Savor the flavor of the famous Orsk pies made from a simple dough but with offals for the filling.Legion Media
Starogorodsky pies are a culinary gem for the people of Orsk, a city about 1,500 km southeast from Moscow, nearly on the border with Kazakhstan. If you visit it once, take a look at the monument to the Starogorodsky pie. It’s a sculpture of an elderly, good-natured woman selling tasty pies.
The history of the Orsk pies dates to 1939, to the place called the Old Town (or Stary Gorod in Russian) where there was the meat-packing plant. Its products were all allocated to the front line during World War II. The plant was known for its waste-free manufacturing processes.
As the plant had the free use of tripe and the government didn’t want to get rid of it, a brilliant idea evolved in one’s mind – to use the remaining red offals, such as hearts, livers, kidneys as the pie filling. These parts are edible and even present valuable sources of protein and nutrients required to sustain a healthy diet.
The idea turned out to be a breakthrough! Every day the plant produced approximately 22,000 pies with red offals, saving the lives of hundreds of thousands of people during the War as the pies were not sent to the frontline, but remained in Orsk.
It’s important to note that during the War about 30 Soviet enterprises were evacuated to Orsk. The population doubled in a short time to 131,000, and the issue of the city’s food supply was acute. The inhabitants immediately expressed a clear preference for pies and soon they became a favorite.
The time passed and the pies gradually lost their popularity around Russia. Personally, I read about this pie in a newspaper several days ago and had a genuine liking for it at first sight. A recipe was also included in the article. The author explained that traditional Orsk pies are made with beef red offals, but instead used chicken ones. The pastry itself remained unchanged so I decided to give it a try with chicken red offals.
1. Sift the flour, add 6 grams of dry instant or instant yeast to the flour.
2. After that add sugar, salt and warm water.
3. Mix the dough well at first with a spoon, and then with your hands greased with oil to dissolve salt, sugar and yeast, and distribute the flour evenly. It will be quite sticky, but that’s the way it should be.
4. Cover the dough with a clean kitchen towel and put it in a warm place for about an hour for ‘sitting’. The dough should grow in volume by 1.5-2 times. If you have time, you can stretch the dough several times with your hands greased with vegetable oil. Or you can simply knead the dough a bit and leave it for another half an hour.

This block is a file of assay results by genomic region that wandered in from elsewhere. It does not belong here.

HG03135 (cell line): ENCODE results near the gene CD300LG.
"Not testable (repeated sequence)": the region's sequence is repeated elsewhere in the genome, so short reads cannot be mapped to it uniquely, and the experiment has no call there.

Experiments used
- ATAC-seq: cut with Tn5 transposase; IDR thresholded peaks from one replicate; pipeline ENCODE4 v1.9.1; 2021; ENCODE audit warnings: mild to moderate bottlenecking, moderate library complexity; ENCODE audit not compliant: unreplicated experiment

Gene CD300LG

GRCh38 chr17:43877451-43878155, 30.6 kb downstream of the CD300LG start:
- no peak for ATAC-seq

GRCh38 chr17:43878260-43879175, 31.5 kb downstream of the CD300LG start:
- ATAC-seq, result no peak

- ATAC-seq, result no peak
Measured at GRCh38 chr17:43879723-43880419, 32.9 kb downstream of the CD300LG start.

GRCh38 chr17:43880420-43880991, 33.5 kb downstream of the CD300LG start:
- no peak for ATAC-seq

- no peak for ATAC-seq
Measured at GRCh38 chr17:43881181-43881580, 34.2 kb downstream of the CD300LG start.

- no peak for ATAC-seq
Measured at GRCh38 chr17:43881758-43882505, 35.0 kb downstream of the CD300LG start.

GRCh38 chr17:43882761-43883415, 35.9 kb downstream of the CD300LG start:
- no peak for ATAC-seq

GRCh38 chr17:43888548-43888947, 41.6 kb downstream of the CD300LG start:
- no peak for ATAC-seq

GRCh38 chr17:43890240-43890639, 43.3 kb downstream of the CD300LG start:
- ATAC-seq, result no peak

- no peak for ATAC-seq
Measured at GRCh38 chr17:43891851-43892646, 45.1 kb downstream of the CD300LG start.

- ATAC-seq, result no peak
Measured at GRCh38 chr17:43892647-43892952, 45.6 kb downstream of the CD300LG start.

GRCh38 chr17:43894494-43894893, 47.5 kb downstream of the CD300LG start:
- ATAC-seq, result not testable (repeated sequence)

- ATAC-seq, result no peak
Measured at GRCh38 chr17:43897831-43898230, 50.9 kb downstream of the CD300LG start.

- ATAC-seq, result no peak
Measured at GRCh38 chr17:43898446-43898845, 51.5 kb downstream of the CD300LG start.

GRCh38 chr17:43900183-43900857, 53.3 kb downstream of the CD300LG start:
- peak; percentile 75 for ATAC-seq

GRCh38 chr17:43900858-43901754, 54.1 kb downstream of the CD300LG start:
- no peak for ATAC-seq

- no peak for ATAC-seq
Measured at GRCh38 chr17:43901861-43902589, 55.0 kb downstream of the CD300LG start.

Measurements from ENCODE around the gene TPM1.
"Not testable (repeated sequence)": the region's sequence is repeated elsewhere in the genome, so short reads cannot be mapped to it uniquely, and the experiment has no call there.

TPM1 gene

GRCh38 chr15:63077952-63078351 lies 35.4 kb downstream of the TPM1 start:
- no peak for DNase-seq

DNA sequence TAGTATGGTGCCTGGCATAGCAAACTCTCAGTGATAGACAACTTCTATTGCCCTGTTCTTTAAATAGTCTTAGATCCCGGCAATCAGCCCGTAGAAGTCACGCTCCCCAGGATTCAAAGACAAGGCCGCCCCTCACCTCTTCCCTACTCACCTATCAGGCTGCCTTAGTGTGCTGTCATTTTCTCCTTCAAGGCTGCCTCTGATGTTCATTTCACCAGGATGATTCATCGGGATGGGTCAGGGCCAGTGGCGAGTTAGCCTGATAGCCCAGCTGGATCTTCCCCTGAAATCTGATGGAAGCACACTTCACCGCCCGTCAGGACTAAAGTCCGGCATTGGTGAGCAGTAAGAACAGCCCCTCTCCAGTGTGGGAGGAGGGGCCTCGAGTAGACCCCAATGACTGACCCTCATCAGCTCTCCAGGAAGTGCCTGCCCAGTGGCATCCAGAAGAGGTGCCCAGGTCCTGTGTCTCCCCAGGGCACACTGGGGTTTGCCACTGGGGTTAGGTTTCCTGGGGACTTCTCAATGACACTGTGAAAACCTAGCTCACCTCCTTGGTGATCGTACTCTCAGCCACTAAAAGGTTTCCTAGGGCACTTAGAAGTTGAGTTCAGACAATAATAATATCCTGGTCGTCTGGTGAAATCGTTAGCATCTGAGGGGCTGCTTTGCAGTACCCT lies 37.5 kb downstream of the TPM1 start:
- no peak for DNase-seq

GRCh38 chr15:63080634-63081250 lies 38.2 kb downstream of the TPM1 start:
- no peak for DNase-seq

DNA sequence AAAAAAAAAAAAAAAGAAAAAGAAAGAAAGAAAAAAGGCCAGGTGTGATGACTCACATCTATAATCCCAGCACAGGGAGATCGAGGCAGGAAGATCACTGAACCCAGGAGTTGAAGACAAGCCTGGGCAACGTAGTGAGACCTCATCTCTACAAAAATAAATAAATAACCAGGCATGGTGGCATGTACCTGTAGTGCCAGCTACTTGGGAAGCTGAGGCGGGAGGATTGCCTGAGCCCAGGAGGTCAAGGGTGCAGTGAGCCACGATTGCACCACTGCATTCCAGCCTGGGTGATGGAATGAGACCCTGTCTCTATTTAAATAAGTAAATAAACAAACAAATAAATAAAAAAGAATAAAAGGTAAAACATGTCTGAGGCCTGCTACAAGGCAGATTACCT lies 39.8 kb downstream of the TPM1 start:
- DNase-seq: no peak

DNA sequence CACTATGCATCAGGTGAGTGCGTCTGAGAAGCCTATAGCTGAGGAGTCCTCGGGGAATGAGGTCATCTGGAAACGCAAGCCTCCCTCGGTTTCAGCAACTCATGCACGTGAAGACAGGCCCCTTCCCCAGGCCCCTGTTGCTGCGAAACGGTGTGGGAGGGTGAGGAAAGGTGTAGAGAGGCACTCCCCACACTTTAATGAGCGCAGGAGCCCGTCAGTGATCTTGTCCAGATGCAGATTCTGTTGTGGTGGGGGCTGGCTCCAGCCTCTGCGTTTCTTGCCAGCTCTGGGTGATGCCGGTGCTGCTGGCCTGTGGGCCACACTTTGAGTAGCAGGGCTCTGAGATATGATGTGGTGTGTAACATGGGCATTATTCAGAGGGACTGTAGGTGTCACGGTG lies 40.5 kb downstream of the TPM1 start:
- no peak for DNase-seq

5. Now, let’s turn to the filling. First of all, blend the red offals together.
6. Then chop the onions (or blend them as well).
7. Add some salt and pepper to it and fry the red offals on medium heat until they are ready, and add the chopped onion to the meat mass right after turning off the heat.
8. Mix everything together. Be sure to try the filling, add salt and some of your favorite spices. Let the filling cool completely to room temperature.
9. To fry the pies, pour a considerable amount of refined vegetable oil into the pan and turn on the heat. While doing this, go straight to shaping the pies. As a result of the rising you’ll get soft and sticky dough, so in order to make it easier to work with, constantly grease your hands with vegetable oil. Grease a baking sheet with oil, take several small pieces from the dough, then put on a baking sheet and form the circles.
10. Lay out the filling on every circle piece of dough and form a pie. It’s more sensible to form several pies at the same time, the number of which is similar to the number of pies you’re going to put in one frying pan.
11. Put the pies in heated vegetable oil and fry until golden brown on both sides.
12. Put the fried pies on paper towels to remove the remaining grease.
13. As a result, I got 25 large pies with red offals that are very nourishing! Enjoy!
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